All things are become new

“As soon as Jesus was baptized, he went up out of the water. At that moment heaven was opened, and he saw the Spirit of God descending like a dove and lighting on him.” — Matthew 3:16 (NIV)

Last week it was 2009. This week it’s Twenty-Ten. Just think. Last week when we wrote a check, we might have had to think about the day, but not the month or the year. I suppose for most of us it will be another month before writing 2-0-1-0 becomes second nature.

When the calendar changes, our whole society is programmed to think of other changes, too. Many years ago, I resolved never to make New Years Resolutions again, and I have been successful. Most people seem to be less resolute about that than I, and so most of the population is looking forward to all the changes they expect to make over the coming year.

Of course, life does not wait for a particular day on the calendar to bring momentous changes. Think of December 7, 1941; June 6, 1944; September 11, 2001; or for that matter, your wedding date, the birth of your children, starting a job that caused you to move to another town.

Everyone experiences all kinds of turning points. Hardly any of them actually occur on the first of January. In fact, on New Years Day we cannot anticipate more than a very few of the turning points the year ahead will bring.

As the third chapter of Matthew opens, John the Baptist was having a fairly normal day denouncing sin, preaching repentance, and baptizing those who came to him. Then Jesus showed up. We know from John 1:31 that John did not yet know that Jesus was the Messiah whose way he had prepared, but somehow he recognized that Jesus was different from anyone else. He felt uncomfortable baptizing him. At Jesus’ urging he did, having no idea that it would literally change everything.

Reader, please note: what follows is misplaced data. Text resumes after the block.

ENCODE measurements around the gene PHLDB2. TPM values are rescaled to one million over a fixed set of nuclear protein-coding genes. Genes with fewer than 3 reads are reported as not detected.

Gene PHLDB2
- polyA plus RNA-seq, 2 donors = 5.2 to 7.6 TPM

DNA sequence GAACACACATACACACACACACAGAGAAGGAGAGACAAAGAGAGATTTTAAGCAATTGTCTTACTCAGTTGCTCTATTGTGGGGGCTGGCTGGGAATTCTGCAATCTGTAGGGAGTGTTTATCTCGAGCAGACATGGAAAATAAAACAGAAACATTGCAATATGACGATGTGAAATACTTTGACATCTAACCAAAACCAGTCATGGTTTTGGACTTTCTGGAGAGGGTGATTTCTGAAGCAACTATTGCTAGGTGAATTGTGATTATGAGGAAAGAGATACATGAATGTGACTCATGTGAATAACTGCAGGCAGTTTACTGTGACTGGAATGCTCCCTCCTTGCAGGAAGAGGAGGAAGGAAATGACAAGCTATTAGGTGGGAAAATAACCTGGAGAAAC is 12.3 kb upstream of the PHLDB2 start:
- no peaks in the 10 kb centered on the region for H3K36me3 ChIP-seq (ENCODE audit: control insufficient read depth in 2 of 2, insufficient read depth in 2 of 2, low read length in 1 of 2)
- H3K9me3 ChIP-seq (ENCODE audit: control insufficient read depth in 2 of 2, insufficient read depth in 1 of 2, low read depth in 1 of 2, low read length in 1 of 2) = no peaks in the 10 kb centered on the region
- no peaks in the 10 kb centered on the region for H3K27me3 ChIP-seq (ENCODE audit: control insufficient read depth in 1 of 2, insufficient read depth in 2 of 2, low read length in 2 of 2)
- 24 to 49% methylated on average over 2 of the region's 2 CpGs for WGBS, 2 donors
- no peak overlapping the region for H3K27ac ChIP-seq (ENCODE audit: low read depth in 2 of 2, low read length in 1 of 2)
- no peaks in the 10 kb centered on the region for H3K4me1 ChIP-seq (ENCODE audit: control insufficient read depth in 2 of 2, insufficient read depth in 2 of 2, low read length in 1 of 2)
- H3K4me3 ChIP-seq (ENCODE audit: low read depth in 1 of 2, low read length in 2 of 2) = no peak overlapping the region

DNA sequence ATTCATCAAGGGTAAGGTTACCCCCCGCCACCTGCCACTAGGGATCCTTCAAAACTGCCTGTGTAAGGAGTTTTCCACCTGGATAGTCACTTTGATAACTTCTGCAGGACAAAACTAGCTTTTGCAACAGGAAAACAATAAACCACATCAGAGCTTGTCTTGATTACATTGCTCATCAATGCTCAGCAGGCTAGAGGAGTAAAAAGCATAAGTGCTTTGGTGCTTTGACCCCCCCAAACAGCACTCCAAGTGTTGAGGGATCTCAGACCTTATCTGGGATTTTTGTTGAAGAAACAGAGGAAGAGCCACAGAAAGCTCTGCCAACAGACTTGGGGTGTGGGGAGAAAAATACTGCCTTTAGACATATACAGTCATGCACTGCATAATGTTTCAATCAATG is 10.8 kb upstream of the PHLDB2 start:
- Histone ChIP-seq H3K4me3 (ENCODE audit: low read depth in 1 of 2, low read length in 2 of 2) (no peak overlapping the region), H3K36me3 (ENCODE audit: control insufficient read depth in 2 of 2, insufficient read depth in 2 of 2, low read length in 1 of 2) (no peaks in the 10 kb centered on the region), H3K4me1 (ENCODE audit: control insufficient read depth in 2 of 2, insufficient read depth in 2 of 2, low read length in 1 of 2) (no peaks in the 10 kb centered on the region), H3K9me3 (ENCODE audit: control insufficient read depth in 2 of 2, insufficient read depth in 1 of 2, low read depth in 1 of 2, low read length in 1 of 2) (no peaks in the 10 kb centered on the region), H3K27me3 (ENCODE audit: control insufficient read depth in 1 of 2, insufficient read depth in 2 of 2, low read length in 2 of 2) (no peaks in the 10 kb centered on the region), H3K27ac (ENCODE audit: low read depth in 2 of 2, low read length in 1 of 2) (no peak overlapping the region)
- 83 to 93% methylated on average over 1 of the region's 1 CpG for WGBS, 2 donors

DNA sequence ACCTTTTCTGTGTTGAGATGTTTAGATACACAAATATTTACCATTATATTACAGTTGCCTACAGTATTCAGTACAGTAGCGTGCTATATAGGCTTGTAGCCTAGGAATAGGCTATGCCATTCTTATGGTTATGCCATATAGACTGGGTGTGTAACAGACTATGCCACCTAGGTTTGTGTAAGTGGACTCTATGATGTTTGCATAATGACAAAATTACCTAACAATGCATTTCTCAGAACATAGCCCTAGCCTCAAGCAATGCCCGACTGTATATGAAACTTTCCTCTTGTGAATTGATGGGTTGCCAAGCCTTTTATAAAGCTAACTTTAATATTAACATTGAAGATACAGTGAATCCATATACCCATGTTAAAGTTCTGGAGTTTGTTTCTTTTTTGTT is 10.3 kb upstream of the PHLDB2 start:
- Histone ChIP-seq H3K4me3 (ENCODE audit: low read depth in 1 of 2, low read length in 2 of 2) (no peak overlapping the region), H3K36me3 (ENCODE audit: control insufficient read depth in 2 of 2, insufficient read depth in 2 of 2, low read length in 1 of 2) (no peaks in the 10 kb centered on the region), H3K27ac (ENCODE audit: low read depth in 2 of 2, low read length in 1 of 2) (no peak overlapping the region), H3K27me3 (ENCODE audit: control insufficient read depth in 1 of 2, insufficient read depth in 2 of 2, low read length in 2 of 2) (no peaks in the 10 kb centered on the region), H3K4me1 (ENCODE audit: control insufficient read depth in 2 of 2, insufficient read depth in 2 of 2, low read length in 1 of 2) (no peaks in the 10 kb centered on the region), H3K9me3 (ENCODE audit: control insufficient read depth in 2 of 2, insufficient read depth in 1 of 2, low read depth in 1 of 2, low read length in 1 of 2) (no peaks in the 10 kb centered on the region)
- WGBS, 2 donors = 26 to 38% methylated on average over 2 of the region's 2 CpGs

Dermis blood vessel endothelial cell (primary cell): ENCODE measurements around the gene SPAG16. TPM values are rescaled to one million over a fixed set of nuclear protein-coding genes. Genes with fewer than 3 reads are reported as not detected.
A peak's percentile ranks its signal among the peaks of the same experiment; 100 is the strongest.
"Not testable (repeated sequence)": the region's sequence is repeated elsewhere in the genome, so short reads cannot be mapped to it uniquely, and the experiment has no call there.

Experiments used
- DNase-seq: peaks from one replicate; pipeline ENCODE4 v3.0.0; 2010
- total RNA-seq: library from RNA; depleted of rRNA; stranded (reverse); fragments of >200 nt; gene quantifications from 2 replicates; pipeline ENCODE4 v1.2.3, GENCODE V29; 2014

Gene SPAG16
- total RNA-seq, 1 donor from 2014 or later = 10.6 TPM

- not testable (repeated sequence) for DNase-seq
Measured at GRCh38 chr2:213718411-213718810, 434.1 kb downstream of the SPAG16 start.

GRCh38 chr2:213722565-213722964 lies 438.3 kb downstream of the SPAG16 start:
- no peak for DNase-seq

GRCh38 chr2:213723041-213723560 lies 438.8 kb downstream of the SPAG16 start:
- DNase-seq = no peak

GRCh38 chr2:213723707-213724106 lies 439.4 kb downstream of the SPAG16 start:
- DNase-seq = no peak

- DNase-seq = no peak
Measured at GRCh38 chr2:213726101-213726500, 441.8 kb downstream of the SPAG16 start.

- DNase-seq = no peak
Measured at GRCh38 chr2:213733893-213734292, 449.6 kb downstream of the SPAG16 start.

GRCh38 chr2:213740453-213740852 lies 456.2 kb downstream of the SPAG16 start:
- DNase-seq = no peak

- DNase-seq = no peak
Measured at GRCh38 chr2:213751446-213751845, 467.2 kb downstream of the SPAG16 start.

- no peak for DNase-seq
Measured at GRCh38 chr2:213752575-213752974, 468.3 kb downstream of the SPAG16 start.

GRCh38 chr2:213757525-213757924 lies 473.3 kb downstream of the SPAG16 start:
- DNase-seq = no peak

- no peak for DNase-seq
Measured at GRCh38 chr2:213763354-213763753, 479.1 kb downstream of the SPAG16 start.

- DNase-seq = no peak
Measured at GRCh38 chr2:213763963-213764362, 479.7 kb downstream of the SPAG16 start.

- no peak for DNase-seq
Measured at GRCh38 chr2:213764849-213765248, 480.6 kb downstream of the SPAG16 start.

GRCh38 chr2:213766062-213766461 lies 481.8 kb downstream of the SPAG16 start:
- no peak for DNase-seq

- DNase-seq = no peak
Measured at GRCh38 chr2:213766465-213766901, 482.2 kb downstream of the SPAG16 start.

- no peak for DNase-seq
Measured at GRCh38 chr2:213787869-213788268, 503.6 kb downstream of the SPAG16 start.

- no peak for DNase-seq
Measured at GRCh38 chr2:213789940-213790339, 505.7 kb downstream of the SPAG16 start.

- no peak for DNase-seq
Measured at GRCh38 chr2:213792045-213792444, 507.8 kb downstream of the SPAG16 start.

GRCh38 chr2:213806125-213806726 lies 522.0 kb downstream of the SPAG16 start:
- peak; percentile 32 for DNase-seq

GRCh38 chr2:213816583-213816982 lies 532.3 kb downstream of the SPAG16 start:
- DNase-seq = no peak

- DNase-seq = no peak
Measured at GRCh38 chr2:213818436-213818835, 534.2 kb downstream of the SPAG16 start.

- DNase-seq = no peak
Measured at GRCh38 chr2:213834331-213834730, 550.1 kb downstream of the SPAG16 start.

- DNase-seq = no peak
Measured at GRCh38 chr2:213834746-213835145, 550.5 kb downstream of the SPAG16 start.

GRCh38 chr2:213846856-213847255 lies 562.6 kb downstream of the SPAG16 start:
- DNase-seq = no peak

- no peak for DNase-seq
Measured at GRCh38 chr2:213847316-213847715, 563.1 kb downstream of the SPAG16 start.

First, it changed Jesus. Jesus had always been both Son of God and Son of Man, but just as priests did not begin their ministry without a ceremony when they turned 30, and just as kings of old had not begun to reign without being anointed, Jesus did not become empowered as the Christ until his baptism.

Second, it changed John. By preaching and baptizing, he prepared the way for someone greater than he. Only when the heavens opened up and Holy Spirit descended on Jesus like a dove did John know who it was. From that moment on, his ministry decreased as Jesus’ increased.

Third, it changed baptism. John had preached a baptism of repentance for the forgiveness of sins (Mark 1:4). It had no power to help anyone live free from sin afterward. Christian baptism initiates believers into a new way of life that is otherwise impossible.

Because fourth, Jesus’ baptism started a ministry that led to the cross, where he died for the sins of the whole world and ushered in an era of grace. Before, godliness had been defined by keeping the law. No one could keep it all, and only the most prideful ever thought they could. In Christ, anyone can become righteous by faith, and then through the grace of sanctification live more righteously than he or she could have ever imagined.

John preached that the Messiah would come with a judgment of fire, and so he will, but his ministry began not with the sign of fire, but of a dove. For the first time, God’s kindness was revealed before. not after, the display of his severity.


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